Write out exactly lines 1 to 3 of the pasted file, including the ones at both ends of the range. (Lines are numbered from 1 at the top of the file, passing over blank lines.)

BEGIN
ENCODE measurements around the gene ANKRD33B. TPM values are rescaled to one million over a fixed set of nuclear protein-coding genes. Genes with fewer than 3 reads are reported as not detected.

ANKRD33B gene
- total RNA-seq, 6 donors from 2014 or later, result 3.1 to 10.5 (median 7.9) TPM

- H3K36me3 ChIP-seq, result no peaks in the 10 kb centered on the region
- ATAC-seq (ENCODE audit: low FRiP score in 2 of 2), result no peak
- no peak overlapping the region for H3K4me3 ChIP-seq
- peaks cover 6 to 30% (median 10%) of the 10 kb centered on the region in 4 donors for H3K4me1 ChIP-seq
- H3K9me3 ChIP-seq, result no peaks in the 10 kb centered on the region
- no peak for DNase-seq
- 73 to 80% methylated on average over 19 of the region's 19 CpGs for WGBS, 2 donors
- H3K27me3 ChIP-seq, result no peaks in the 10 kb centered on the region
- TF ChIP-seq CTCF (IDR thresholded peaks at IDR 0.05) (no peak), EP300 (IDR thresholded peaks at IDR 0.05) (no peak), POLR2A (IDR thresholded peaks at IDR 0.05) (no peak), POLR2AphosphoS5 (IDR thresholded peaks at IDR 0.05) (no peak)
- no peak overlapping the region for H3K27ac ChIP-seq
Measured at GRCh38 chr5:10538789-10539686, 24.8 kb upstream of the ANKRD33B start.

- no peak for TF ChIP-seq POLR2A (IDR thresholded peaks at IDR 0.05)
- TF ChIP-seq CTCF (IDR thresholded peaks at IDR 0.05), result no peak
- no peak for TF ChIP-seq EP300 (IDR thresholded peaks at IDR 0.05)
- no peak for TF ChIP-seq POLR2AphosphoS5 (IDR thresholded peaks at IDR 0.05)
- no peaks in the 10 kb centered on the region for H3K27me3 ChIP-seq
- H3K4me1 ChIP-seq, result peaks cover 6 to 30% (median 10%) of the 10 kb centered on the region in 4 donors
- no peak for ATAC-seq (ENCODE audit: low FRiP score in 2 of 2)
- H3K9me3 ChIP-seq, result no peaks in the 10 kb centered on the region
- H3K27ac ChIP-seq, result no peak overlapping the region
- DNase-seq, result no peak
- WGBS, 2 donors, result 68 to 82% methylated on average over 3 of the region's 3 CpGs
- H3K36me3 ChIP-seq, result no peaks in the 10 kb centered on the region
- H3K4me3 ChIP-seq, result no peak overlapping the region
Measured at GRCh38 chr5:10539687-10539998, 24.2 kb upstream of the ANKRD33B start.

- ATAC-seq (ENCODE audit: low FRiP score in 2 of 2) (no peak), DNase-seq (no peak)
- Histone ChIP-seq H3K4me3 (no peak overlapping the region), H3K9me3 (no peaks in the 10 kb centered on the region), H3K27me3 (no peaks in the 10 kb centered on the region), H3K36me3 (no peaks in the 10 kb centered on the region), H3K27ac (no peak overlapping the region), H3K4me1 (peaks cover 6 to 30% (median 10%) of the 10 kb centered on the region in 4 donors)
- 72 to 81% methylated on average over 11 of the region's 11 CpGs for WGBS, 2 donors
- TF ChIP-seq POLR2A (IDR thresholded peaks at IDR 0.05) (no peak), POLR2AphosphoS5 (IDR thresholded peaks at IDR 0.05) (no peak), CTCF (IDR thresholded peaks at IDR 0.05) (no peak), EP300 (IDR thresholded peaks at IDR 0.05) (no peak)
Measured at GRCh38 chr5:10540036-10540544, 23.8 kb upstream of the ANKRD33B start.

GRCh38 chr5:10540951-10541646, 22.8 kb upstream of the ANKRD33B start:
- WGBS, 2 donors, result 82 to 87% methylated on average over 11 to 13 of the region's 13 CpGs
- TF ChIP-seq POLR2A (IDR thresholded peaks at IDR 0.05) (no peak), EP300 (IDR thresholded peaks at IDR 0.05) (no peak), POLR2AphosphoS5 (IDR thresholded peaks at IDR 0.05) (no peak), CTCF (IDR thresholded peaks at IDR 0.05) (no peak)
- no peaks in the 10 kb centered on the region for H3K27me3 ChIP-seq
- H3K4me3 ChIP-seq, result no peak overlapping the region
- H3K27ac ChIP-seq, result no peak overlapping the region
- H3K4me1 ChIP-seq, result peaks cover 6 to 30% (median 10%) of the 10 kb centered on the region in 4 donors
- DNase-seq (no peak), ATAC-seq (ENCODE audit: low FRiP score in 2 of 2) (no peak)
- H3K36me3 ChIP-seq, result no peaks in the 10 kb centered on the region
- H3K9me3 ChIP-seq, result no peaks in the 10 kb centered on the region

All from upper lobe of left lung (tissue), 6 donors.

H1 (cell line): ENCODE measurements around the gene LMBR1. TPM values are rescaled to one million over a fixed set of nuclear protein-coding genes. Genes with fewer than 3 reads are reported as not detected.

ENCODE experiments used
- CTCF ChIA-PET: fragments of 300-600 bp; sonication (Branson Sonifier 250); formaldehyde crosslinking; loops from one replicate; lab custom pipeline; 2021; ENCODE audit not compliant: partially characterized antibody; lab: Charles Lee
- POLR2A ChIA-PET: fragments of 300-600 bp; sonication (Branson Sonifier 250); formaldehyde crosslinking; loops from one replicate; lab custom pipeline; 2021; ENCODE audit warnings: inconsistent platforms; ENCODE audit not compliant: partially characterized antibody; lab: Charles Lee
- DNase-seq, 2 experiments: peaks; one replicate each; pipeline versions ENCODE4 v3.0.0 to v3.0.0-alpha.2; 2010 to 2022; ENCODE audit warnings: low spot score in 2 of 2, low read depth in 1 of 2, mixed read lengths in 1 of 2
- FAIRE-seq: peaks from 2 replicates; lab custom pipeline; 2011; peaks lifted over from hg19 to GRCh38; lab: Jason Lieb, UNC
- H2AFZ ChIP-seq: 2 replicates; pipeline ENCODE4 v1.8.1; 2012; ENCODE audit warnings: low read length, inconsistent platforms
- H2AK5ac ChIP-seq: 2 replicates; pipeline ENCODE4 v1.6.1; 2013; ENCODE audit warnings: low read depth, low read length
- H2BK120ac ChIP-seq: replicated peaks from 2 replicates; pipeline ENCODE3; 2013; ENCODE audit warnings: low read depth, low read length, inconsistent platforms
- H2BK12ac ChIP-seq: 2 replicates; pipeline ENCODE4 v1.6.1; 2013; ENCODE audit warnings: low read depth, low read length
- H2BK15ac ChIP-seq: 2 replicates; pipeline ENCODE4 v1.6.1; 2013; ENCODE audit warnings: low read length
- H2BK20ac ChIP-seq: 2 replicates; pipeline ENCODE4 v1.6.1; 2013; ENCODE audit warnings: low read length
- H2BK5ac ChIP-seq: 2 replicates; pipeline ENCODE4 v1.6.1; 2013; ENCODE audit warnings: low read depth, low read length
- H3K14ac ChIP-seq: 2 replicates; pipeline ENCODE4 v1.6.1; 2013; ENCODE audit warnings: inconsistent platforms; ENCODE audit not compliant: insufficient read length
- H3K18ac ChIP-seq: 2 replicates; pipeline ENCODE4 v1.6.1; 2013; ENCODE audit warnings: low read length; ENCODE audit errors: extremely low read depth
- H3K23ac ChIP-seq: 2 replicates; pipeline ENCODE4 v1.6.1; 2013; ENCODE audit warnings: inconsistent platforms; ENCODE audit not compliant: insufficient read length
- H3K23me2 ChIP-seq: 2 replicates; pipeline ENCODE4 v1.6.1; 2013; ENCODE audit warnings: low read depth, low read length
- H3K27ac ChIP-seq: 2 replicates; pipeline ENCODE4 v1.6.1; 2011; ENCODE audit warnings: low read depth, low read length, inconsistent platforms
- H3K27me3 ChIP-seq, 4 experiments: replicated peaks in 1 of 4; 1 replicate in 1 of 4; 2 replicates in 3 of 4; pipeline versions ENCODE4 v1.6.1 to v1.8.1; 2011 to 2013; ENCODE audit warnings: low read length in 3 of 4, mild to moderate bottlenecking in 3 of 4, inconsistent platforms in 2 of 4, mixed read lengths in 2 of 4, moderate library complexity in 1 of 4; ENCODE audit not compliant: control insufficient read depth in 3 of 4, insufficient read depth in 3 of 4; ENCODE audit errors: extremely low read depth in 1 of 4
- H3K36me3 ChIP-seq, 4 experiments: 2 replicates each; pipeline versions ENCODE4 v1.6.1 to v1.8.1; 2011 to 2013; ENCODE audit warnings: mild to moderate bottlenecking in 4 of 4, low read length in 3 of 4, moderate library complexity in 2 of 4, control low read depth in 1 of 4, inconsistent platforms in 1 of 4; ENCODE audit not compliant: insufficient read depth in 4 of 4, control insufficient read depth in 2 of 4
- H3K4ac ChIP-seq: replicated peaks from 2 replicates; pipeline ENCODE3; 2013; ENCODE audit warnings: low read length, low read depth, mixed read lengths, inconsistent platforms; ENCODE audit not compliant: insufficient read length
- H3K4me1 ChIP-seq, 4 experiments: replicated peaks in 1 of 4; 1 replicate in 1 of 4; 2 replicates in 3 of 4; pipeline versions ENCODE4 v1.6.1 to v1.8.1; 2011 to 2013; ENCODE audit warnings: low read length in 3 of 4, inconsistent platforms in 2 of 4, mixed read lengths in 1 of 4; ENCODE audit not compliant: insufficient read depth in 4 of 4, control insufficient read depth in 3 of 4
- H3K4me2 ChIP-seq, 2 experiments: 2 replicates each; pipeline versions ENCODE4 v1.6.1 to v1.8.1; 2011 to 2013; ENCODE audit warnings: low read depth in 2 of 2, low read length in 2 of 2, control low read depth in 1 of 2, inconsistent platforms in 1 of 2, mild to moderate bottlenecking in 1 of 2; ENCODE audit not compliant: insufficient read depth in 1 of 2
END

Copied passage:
ENCODE measurements around the gene ANKRD33B. TPM values are rescaled to one million over a fixed set of nuclear protein-coding genes. Genes with fewer than 3 reads are reported as not detected.

ANKRD33B gene
- total RNA-seq, 6 donors from 2014 or later, result 3.1 to 10.5 (median 7.9) TPM